Modern Ways To Use Fall Foliage In Your Home This Season

Autumn trees are as gorgeous as they are ephemeral, and the temptation to preserve them for as long as possible is strong. This roundup of projects will allow you to bring fall finery indoors and make the magic of autumnal foliage a part of your home.

A gorgeous Sarah Winward creation, the hues of this delicate arrangement might remind some of spring – pale yellow, peach, and pink – but as Sarah put it, it’s actually the perfect late-fall palette, when the reds and oranges have faded but the yellows are still going strong. It’s a beautiful example of mixing branches and foliage with flowers for a rustic, but stunning arrangement.

Floating frames and fall foliage go hand-and-hand this time of year, and for good reason. Press your favorite fall finds between book pages and then frame between two pieces of glass for the perfect seasonal decor.

Fall Palette by Sarah Winward for Martha Stewart

This lush, over-the-top arrangement is absolutely to-die-for, and it’s a sophisticated alternative to the more-typical orange, red, and gold fall palette. To create something of this scale yourself, you’ll need access to trees and some sturdy clippers – or a really well-stocked florist.

Start with a wreath form (either a grapevine or a Victorian birch, as seen here), a glue gun, and teeny zip ties, and follow the instructions to create this gorgeous, graceful wreath. Beware: you may be tempted to wear it atop your head. No judgement.

Branches with leaves are a little high-maintenance, so these copper- and gold-leafed branches provide the warmth and colors of autumn without the mess. And they’ll last for months or years! Add to your arrangement whenever you find an amazing stick.

Here’s another example of bringing atypical colors into an autumn arrangement: the pink and deep blue berries are a bold counterpoint to the red, orange, and brown background.

It’s amazing what dramatic, fabulous results you can get from combining freshly fallen leaves (so they’re not brittle), needle, thread, and helium-filled balloons. The tutorial clarifies that these looked perfect after a week, and would probably last for nearly a month. It could also be just as exciting sans balloons, as a fun fall garland to hang on a mantel or railing.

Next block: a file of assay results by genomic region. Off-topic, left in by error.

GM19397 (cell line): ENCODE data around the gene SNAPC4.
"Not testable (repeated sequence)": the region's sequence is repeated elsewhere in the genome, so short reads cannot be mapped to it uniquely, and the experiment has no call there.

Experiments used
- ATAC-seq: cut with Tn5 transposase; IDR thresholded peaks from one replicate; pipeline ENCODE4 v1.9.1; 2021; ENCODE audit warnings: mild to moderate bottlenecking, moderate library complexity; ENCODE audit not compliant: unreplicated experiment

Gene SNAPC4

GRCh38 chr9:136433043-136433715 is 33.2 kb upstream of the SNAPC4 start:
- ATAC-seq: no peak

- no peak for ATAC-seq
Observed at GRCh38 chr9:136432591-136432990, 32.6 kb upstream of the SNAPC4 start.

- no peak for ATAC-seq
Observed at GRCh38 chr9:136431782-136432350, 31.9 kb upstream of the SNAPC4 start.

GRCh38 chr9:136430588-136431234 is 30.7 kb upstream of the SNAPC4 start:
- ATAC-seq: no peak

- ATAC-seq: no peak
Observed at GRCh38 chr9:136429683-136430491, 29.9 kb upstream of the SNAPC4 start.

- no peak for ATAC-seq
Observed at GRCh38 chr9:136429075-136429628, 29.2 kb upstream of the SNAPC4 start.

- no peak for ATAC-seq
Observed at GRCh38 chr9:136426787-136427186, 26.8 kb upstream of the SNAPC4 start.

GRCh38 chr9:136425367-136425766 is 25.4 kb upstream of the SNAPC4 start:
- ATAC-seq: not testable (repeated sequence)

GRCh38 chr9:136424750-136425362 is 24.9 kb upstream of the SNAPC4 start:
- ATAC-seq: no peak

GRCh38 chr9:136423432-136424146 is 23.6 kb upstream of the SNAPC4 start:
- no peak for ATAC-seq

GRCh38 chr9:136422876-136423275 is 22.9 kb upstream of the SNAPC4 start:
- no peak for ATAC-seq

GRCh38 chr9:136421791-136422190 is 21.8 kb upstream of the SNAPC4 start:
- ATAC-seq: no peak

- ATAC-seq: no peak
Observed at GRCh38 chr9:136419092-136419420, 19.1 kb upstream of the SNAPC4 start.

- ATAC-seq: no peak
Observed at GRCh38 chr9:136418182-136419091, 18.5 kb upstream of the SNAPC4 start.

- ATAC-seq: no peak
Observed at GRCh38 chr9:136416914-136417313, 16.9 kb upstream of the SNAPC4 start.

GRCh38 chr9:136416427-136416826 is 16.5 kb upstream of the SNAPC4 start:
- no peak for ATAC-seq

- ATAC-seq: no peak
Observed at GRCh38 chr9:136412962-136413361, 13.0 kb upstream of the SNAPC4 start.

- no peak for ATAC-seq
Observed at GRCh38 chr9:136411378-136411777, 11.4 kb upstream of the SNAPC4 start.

This is utter magic! All you need are string lights, fall leaves (ironed between sheets of wax paper), and some strong glue. The prettier your string light cord, the better, but the focus will definitely be on the stunning leaves.

You could go totally monochromatic with everything red you can get your hands on this time of year, but the purple addition adds a punch of fun and richness. As seen here, a grey vase is the perfect foundation for such a bright display.

Just two ingredients for this tutorial: leaves and tape. Test your tape loops first to make sure they will stick and won’t leave a mark (double-sided tape and command strips are recommended for high-gloss walls), and then get to sticking! You’ll have a gorgeous accent wall all season long.

Here’s the ultimate leaf backdrop! You’ll need to collect leaves, iron them between wax paper, spray paint them in your preferred ombre palette, and affix to the wall with gaffer’s tape. This would make an amazing background for your upcoming Thanksgiving festivities, or if traditional fall colors aren’t your cup of tea.

Don’t forget about the lowly acorn! If you find oak branches and leaves to display, collect some adorable acorns while you’re at it. Paint the acorn (but not the beret), and glue them to suede cord or your favorite twine. This tutorial suggests finishing your garland off with gems, but you could skip them for a more understated look.

In addition to lots of leaves falling this season, you’ll notice more and more dead branches making their way to the ground. If you can get your hands on a few larger branches, you can make this incredible project using concrete to set the branches in a more sculptural way. It’s a great sculptural piece, but it could also make a great coat and hat rack.



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